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La Montagne Vintage Alpine Magazine

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The first thing that caught my eye at the flea market on Saturday was the beautiful cover photograph in black and white sitting in a box on the ground. Looking through the pages were more captivating images, and a beautifully simple graphic design quality. This later the issue, the more graphically overloaded it became, including the simple change to color photographs and typeface on the cover which already detracted from the appeal. So I stuck with the early editions, three ranging from 1959-1967, in which there are some advertising gems, unique typography combinations and great images that you'll see below. 

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I love the graphic element of these black and white ski run maps having lived in an age when everything is in color.

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The typography! The equipment! The style!

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The quirky graphic design!

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The hoods! The sunglasses! The powder! The backdrop! The trudging!

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The purity of the page layout! That perfect ski run! The rocky mountain peak contrasting that soft powder!

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The line weight variations! The blunt endings of these paths that begin and end nowhere!

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A City of Texture

Textures seen around Paris- age, weather, renewal, force, mixed media, portals, passageways, stone, wood, glass, wild, manufactured, organic, designed...

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Excerpt Series inspired by Alejandro Cesarco

This series was created as a way to document moments of text that stand out in a body of work and tell their own story in a new context. A kind of copy and paste.

works inspired by artist Alejandro Cesarco, after a recent visit to his exhibit at le Plateau in Paris.

FROST

from The New Yorker February 10, 2014

Bet The Farm: Robert Frost's turbulent apprenticeship. by Dan Chiasson

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 OA

From Harpers February 2014

The Oa: The pleasures and perils of whiskey by Colin McAdam

from The New Yorker February 3, 2014

Full Fathom Five: Derek Walcott's seascapes by Adam Kirsch

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Going the Distance: Excerpts from David Remnik's piece on Barak Obama

This excellent article by David Remnik for the New Yorker provides a balanced and deeply transparent view into the thoughts and process and politics of Barak Obama, the 44th President of the United States. Here are some excerpts worth saving:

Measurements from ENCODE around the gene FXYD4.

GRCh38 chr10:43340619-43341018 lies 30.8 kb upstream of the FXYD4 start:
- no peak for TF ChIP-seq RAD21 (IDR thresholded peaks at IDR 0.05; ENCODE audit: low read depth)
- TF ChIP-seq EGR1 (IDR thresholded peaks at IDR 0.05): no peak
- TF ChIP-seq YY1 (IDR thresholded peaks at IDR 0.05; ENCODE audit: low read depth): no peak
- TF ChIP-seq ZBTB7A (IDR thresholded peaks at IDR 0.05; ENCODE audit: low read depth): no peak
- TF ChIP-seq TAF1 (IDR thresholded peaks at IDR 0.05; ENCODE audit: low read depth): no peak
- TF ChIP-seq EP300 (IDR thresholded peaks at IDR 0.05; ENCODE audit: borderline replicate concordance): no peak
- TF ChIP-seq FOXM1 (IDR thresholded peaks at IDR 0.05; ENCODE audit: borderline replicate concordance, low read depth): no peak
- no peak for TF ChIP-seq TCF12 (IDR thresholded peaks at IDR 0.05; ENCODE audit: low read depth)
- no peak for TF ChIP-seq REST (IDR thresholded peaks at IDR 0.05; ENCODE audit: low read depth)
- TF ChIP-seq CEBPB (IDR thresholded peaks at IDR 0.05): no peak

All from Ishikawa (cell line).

“The President always takes the long view.” Valerie Jarrett
“One thing that I always try to emphasize is that, if you look at American history, there have been frequent occasions in which it looked like we had insoluble problems—either economic, political, security—and, as long as there were those who stayed steady and clear-eyed and persistent, eventually we came up with an answer.”
"Obama is exactly like all my friends. He would rather read a book than spend time with people he doesn’t know or like.” Joe Manchin
“When you don’t build those personal relationships,” Manchin told CNN, “it’s pretty easy for a person to say, ‘Well, let me think about it.’ ”
Comes to a close with:

"(Obama) said he hoped that one day he might be able to take a walk in the park, drop by a bookstore, chat with people in a coffee shop. “After all this is done,” he said, “how can I find that again?”"

“He travels light.” John Podesta on Obama's circle of friends

"the nature of not only politics but, I think, social change of any sort is that it doesn’t move in a straight line, and that those who are most successful typically are tacking like a sailor toward a particular direction but have to take into account winds and currents and occasionally the lack of any wind, so that you’re just sitting there for a while, and sometimes you’re being blown all over the place.”

“I have strengths and I have weaknesses, like every President, like every person,” Obama said. “I do think one of my strengths is temperament. I am comfortable with complexity, and I think I’m pretty good at keeping my moral compass while recognizing that I am a product of original sin. And every morning and every night I’m taking measure of my actions against the options and possibilities available to me, understanding that there are going to be mistakes that I make and my team makes and that America makes; understanding that there are going to be limits to the good we can do and the bad that we can prevent, and that there’s going to be tragedy out there and, by occupying this office, I am part of that tragedy occasionally, but that if I am doing my very best and basing my decisions on the core values and ideals that I was brought up with and that I think are pretty consistent with those of most Americans, that at the end of the day things will be better rather than worse.”